UNIDENTIFIED MALE: Can I ask why there's no murder charge?

SORRELL: As the U.S. Attorney has indicated, there's much investigation that remains to be done, including and most importantly the autopsy scheduled to be performed today. Those decisions about additional charges will be made in the future as the investigations continue.

ANDERSON: Let me point out that my office and the attorney general's office works very, very closely in cases like this, in cases where we have overlapping jurisdiction. As investigations proceed, we're in close contact, close consultation, and prosecutorial decisions as to where a case should be brought or made on a number of factors and based on the factors and evidence we have on this case, a determination was made to file the kidnapping charges in federal court.

COLLINS: So there you have it. At least a little bit of this press conference that we told you that we would be bringing you out of Burlington, Vermont, regarding the death of 12-year-old Brooke Bennett. Such a sad, sad story. We'll have more on this and want to give you a moment to remember what happened here, the sordid details surrounding this little girl's death. Reporter Sean Kelley, of affiliate WCVB, has the story.


SEAN KELLEY, WCVB REPORTER: According to federal documents, Brooke Bennett's 14-year-old friend told investigators she last saw the girl going upstairs with Michael Jacques in his home. The teen said it was a planned initiation into a sex program known as Breckenridge. The girl admitted she'd been having sex with Jacques since she was 9. Bennett's walk upstairs is the last time she saw her.

COL. JAMES W. BAKER, DIR., VERMONT STATE POLICE: This death is clearly suspicious. It appears to be foul.

KELLEY: Detectives found enough evidence at Jacques home that led them to a shallow grave nearby. That's where they recovered Bennett's body.

BAKER: The fateful discovery of Brooke's body is tragic and heartful.

KELLEY: The 12-year-old's mother, Cassandra Gagnon spoke to the hundreds of people in Randolph who held out hope that Bennett would be found alive.

CASSANDRA GAGNON, VICTIM'S MOTHER: I was really hoping for a better outcome. I hope that Brooke knows that I'm still with her and I will always be with her. KELLEY: Jacques has been in custody since the weekend charged with aggravated assault against a girl other than Bennett.

GAGNON: And I want to thank everybody for all the help that they've done in trying to locate her. I just ask that justice be done to the person that took my baby away.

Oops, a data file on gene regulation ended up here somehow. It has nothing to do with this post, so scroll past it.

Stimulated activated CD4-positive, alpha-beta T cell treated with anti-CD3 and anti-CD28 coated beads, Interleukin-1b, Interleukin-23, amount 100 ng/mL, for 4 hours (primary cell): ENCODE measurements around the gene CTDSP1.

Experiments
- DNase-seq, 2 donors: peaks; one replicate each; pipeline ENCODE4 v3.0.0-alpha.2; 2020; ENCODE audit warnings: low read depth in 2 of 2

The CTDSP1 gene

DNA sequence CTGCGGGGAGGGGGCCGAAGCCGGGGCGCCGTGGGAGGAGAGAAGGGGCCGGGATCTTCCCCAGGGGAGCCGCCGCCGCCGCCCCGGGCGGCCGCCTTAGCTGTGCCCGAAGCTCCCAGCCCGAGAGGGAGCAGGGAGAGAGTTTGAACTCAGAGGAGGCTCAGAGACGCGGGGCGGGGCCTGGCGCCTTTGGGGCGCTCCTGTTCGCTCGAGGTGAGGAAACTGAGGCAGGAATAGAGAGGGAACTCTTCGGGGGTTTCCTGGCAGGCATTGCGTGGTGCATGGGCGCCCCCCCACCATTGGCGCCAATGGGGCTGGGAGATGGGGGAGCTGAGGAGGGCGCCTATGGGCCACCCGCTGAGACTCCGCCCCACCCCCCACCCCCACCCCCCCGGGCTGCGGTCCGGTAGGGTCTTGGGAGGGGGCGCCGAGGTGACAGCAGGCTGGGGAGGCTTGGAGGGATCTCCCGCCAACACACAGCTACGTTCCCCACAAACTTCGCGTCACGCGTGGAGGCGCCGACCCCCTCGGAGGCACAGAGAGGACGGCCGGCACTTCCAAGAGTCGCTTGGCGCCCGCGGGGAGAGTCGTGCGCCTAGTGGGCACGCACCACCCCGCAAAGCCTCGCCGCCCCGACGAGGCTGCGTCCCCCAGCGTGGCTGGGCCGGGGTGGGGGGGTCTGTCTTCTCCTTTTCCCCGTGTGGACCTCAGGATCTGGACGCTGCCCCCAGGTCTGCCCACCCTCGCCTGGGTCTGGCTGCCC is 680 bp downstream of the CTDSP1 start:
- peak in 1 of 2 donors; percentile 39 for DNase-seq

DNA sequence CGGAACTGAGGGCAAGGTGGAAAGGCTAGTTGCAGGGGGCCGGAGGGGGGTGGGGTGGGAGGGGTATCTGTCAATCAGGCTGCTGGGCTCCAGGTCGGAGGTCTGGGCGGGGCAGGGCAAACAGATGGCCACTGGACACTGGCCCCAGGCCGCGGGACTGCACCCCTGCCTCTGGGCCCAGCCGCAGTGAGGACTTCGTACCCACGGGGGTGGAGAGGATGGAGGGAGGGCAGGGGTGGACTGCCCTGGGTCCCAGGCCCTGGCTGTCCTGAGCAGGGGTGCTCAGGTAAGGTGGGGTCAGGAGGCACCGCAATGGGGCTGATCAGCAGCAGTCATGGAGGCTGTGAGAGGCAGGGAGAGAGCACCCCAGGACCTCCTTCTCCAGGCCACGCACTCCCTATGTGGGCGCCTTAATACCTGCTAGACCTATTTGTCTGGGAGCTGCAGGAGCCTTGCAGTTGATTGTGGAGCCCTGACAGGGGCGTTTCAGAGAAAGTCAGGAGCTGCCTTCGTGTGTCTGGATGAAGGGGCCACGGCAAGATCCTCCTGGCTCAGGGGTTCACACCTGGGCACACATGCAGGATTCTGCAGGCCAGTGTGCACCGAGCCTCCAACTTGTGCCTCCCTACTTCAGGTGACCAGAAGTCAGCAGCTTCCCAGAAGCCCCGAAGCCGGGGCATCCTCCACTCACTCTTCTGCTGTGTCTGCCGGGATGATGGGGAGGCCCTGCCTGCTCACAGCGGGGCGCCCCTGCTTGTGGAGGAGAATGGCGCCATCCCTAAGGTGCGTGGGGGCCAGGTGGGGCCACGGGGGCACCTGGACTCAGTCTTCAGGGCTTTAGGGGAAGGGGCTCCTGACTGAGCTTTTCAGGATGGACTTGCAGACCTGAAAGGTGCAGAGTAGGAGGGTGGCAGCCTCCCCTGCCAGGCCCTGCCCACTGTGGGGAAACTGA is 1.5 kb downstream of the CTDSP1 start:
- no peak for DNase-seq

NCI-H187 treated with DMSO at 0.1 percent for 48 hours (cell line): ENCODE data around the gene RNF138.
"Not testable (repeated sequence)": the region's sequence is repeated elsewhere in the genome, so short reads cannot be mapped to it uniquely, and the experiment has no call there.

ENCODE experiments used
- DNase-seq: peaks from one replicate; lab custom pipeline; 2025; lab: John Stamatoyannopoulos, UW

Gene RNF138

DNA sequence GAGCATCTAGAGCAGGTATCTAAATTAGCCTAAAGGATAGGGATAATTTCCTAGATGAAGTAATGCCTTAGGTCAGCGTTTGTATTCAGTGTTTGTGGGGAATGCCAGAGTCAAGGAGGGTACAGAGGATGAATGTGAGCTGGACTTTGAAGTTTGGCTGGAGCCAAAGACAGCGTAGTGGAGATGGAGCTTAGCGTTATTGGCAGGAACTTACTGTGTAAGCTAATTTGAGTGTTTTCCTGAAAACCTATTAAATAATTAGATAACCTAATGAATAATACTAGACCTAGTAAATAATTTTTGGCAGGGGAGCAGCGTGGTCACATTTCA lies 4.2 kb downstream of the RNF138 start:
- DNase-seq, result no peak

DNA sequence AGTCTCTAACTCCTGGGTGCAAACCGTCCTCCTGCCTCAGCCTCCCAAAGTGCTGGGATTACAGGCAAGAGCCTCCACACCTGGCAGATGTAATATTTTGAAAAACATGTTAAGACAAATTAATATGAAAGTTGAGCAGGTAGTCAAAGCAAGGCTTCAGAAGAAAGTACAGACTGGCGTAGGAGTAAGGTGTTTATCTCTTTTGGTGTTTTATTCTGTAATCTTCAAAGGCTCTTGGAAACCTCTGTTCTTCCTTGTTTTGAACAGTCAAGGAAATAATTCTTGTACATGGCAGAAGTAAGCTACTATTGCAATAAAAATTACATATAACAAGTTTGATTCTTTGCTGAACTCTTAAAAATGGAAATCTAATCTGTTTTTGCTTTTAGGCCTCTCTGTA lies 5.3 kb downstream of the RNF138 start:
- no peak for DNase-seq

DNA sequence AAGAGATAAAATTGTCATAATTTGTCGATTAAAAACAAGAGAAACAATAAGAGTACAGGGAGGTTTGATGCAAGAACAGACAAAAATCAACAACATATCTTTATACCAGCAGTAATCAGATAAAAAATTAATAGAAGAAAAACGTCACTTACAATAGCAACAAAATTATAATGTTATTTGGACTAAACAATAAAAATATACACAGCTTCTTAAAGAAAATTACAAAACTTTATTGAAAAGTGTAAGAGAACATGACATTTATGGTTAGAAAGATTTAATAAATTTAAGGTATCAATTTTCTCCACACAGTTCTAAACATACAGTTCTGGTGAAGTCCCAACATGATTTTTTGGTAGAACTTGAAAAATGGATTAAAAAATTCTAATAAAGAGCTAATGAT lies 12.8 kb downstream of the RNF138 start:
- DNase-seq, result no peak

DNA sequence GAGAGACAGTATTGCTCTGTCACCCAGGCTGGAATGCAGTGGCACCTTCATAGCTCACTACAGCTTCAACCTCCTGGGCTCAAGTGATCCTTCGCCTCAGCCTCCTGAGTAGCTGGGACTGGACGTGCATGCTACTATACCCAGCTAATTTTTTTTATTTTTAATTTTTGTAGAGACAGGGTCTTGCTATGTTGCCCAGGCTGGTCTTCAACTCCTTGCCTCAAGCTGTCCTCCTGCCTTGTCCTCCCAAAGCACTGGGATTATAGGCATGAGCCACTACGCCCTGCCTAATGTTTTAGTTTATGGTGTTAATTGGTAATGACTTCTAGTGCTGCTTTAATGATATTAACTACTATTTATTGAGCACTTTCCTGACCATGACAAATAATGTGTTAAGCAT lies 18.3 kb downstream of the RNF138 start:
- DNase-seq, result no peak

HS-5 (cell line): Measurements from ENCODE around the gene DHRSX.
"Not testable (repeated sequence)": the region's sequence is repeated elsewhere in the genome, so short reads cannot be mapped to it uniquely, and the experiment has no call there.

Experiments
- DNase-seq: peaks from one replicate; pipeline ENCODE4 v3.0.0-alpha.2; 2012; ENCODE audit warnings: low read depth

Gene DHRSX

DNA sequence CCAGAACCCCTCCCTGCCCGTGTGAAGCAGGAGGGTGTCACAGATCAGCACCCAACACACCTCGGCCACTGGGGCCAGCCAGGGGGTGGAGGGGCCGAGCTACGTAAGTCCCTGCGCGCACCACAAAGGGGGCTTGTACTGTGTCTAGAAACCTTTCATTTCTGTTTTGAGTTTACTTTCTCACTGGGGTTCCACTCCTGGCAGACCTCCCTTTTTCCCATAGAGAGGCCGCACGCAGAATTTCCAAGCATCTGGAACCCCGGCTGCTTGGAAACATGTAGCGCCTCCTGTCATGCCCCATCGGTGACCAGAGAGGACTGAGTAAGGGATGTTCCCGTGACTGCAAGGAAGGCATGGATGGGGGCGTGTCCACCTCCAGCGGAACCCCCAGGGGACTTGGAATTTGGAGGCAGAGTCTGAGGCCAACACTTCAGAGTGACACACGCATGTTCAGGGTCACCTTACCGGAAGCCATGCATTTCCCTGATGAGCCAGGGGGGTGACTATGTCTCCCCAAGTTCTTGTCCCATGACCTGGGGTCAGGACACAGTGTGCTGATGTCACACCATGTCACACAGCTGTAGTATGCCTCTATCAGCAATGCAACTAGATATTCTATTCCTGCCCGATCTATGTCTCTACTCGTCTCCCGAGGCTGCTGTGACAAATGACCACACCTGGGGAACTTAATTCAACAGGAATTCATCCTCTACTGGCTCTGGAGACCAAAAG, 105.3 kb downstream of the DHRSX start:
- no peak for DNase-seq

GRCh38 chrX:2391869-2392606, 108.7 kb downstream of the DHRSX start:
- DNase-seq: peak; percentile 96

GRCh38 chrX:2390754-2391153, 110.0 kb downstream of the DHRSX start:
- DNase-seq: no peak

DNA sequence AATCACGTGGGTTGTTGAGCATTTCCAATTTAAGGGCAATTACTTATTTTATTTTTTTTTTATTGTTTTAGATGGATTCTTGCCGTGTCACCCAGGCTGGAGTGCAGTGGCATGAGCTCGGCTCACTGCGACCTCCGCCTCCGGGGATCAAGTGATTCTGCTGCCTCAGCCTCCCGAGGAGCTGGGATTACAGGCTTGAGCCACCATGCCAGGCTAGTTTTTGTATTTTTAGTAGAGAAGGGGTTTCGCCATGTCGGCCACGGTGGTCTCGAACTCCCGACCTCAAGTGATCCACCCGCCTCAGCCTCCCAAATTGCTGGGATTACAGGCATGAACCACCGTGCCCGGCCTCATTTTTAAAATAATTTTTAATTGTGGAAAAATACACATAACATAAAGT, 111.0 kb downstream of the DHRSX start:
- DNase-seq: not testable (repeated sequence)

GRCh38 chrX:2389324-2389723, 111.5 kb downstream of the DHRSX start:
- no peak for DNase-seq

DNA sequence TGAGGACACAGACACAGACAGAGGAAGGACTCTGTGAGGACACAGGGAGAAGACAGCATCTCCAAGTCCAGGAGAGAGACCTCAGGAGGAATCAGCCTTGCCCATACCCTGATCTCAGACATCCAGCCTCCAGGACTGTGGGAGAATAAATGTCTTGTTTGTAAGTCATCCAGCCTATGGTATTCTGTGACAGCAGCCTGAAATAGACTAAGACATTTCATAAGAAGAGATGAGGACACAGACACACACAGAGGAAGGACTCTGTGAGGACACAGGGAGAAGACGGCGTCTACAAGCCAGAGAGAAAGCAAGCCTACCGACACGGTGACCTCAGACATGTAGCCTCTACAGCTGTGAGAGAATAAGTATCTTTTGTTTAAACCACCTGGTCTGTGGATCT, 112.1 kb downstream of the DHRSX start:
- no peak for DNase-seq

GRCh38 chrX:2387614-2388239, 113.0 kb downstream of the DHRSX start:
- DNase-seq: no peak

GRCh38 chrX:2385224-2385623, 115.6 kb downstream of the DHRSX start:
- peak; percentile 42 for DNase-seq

COLLINS: Reporter Sean Kelly reporting for us. Michael Jacques now face federal charges. We will follow that story for you, as well as two other stories today. This incredible story of three Americans who are now back in the United States after being held captive by a group in Colombia known as FARC, for five and a half years. We'll have the latest on that as well as comments from President Bush made just a few moments ago at the new Walter Reed facility. We'll have it all coming up in the NEWSROOM.

HARRIS: You know, a pretty significant ground breaking. A significant ceremony taking place just moments ago in Bethesda, Maryland. A ground breaking ceremony for the new state-of-the-art Walter Reed Military Hospital. Kathleen Koch has more from the White House and the President was there attending and taking part in the ground breaking. Kathleen.

KATHLEEN KOCH, CNN CORRESPONDENT: Certainly, Tony, this is something that was very important to the president personally. He and the First Lady make a large number of trips not only to visit wounded service members at Walter Reed, but also at the National Naval Medical Center at Bethesda. And, of course, this new facility is going to really be state-of-the-art. 345 new beds. And it will combine the two facilities. The Walter Reed facility was already scheduled to be closed before the controversy obviously over, that was revealed by the "Washington Post" expose, the substandard deplorable conditions for some of the outpatients there, the difficulty that they were having in getting treatment. And this morning, the President at the ground breaking, made the point that this is going to be a place where service members could get what he called effective accountable care.


PRES. GEORGE W. BUSH, UNITED STATES OF AMERICA: This new medical center will be a place of compassion as Bethesda and Walter Reed volunteers organize holiday celebration, poker nights and field trips. They distribute care packages from thousands of Americans who want to show their gratitude for our troops. Recently schoolchildren from New York made pillows for soldiers at Walter Reed and sent letters along with the gifts. The children wrote you are everyone's hero.